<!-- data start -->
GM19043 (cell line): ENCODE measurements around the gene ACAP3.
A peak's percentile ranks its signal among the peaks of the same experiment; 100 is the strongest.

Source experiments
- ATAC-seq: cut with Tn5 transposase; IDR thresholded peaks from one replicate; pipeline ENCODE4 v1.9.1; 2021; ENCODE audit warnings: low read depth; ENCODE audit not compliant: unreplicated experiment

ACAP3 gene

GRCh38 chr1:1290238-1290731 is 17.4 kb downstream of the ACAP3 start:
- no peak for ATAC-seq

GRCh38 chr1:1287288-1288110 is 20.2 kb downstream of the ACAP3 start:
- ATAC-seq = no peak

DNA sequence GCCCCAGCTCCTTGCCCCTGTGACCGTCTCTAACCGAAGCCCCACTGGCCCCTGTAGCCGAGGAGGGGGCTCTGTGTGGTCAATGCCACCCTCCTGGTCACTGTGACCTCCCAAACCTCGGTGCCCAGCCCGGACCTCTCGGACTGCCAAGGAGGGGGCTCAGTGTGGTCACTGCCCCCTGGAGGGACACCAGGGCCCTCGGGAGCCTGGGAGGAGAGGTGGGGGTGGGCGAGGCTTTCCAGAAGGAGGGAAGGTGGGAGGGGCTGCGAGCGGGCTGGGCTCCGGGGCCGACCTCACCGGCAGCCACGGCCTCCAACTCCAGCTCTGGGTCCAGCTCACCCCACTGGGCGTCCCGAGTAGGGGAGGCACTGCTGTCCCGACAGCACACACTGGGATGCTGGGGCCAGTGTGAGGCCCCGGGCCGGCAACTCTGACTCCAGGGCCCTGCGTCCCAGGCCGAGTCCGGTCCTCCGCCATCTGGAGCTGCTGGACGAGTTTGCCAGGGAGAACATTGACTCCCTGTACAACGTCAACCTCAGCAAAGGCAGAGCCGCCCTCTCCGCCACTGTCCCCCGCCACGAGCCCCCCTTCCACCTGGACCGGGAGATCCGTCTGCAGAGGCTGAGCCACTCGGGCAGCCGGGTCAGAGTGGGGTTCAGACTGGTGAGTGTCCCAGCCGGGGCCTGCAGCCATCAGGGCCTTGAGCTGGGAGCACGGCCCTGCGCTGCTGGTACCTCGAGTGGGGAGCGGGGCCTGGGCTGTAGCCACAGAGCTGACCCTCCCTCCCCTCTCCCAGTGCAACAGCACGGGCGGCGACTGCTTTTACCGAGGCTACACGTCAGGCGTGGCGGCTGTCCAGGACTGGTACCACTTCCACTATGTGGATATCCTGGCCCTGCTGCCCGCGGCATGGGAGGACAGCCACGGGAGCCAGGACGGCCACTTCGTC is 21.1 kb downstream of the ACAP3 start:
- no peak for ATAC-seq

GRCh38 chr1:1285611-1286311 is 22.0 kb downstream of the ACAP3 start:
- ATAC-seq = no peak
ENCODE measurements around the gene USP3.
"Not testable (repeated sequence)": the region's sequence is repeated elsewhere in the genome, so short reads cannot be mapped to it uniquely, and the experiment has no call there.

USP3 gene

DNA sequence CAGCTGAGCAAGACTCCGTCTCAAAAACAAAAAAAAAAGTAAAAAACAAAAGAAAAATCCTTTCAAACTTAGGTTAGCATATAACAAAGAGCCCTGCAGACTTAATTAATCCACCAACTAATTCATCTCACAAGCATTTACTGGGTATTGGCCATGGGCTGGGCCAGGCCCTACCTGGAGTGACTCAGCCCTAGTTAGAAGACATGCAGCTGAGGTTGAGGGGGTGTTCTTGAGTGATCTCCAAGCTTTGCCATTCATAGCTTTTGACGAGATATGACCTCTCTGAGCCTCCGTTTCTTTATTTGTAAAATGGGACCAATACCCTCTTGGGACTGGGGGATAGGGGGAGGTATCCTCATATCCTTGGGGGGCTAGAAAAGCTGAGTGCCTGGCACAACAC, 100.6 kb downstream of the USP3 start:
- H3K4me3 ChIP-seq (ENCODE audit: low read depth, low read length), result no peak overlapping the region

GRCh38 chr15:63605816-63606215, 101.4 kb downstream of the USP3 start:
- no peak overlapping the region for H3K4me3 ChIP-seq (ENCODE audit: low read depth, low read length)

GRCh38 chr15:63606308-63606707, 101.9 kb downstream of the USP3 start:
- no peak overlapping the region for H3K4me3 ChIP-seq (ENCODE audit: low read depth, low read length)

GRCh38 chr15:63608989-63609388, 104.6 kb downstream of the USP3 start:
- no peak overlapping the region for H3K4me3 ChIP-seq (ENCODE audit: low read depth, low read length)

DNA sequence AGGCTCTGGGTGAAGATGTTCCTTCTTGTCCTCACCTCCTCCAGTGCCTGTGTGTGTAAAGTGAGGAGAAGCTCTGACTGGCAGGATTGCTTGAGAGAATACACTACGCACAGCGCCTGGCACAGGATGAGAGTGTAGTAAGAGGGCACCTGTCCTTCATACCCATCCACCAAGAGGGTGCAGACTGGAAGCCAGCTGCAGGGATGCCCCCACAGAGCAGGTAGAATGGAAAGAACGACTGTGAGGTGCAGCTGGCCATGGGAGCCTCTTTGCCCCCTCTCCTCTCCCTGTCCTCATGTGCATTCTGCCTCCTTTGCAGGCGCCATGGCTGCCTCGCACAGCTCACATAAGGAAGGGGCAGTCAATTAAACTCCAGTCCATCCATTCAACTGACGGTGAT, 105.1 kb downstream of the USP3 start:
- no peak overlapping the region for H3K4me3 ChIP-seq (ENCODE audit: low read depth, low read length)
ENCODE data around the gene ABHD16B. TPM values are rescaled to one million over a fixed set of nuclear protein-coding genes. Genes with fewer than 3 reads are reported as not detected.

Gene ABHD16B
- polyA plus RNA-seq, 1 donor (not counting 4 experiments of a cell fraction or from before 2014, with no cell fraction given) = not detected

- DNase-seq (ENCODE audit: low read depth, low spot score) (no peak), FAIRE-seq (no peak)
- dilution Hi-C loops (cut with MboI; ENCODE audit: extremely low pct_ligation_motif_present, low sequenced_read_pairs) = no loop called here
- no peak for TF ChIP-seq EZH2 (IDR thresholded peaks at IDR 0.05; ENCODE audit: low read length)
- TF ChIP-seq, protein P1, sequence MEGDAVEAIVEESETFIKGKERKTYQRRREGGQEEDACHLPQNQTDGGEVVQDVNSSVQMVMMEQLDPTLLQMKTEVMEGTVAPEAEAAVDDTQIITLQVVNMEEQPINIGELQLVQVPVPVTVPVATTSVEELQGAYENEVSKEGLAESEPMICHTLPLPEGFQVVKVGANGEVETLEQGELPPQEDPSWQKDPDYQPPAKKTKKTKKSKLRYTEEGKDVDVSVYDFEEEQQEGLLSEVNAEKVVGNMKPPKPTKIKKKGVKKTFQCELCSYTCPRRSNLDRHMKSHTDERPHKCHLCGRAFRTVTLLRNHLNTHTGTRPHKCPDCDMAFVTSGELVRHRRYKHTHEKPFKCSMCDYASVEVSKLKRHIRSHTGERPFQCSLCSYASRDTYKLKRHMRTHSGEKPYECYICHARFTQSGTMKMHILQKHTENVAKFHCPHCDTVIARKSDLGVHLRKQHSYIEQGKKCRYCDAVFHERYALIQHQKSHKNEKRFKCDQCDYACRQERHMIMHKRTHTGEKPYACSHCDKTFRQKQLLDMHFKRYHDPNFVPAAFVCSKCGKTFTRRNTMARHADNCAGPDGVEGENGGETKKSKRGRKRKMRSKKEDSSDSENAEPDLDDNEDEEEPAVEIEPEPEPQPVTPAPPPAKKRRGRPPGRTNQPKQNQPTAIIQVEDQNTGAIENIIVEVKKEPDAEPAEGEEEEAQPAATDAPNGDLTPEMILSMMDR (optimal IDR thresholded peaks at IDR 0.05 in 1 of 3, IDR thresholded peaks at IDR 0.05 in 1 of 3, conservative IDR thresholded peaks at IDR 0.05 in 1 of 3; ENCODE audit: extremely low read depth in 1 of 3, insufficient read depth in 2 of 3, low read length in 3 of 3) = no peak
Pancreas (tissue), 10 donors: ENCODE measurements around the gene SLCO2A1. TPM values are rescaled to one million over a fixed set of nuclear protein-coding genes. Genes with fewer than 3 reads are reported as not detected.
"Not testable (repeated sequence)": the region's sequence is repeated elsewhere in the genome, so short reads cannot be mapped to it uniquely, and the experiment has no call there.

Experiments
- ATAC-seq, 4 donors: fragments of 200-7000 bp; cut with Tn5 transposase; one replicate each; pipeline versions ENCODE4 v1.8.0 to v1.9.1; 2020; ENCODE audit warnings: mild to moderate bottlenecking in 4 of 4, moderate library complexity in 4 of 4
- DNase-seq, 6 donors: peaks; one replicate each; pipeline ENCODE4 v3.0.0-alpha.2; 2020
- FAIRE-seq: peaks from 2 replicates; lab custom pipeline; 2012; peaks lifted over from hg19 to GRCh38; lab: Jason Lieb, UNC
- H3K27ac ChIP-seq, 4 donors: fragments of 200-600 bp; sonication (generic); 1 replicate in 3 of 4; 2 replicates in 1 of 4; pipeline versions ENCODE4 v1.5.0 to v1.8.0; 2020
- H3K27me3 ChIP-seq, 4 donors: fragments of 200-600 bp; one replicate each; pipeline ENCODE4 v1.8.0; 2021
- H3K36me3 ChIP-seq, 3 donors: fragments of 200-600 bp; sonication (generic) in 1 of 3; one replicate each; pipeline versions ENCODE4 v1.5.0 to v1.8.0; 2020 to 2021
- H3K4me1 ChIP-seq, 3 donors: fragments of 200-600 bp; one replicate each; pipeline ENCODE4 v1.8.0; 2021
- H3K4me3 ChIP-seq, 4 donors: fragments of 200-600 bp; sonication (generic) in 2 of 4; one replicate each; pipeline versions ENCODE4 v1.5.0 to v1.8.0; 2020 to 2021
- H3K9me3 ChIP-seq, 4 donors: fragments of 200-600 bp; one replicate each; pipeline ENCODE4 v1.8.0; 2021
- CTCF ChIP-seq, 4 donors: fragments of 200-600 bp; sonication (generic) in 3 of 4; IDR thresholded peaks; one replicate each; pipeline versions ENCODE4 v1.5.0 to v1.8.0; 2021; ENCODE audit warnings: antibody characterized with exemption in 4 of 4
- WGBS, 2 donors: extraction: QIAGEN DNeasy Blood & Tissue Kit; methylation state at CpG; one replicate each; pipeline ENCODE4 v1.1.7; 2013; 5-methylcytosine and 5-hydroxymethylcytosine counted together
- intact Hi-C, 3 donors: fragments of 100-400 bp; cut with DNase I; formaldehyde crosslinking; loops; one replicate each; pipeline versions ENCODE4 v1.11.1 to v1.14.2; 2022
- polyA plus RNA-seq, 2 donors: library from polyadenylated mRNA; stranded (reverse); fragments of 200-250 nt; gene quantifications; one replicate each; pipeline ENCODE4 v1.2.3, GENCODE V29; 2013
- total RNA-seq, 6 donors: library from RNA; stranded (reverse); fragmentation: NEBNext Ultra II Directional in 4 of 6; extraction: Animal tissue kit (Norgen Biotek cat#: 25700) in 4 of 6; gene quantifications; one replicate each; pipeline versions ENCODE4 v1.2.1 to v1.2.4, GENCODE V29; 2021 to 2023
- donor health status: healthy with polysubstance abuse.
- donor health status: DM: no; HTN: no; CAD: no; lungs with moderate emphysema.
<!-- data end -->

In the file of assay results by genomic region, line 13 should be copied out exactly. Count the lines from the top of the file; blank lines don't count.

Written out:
- ATAC-seq = no peak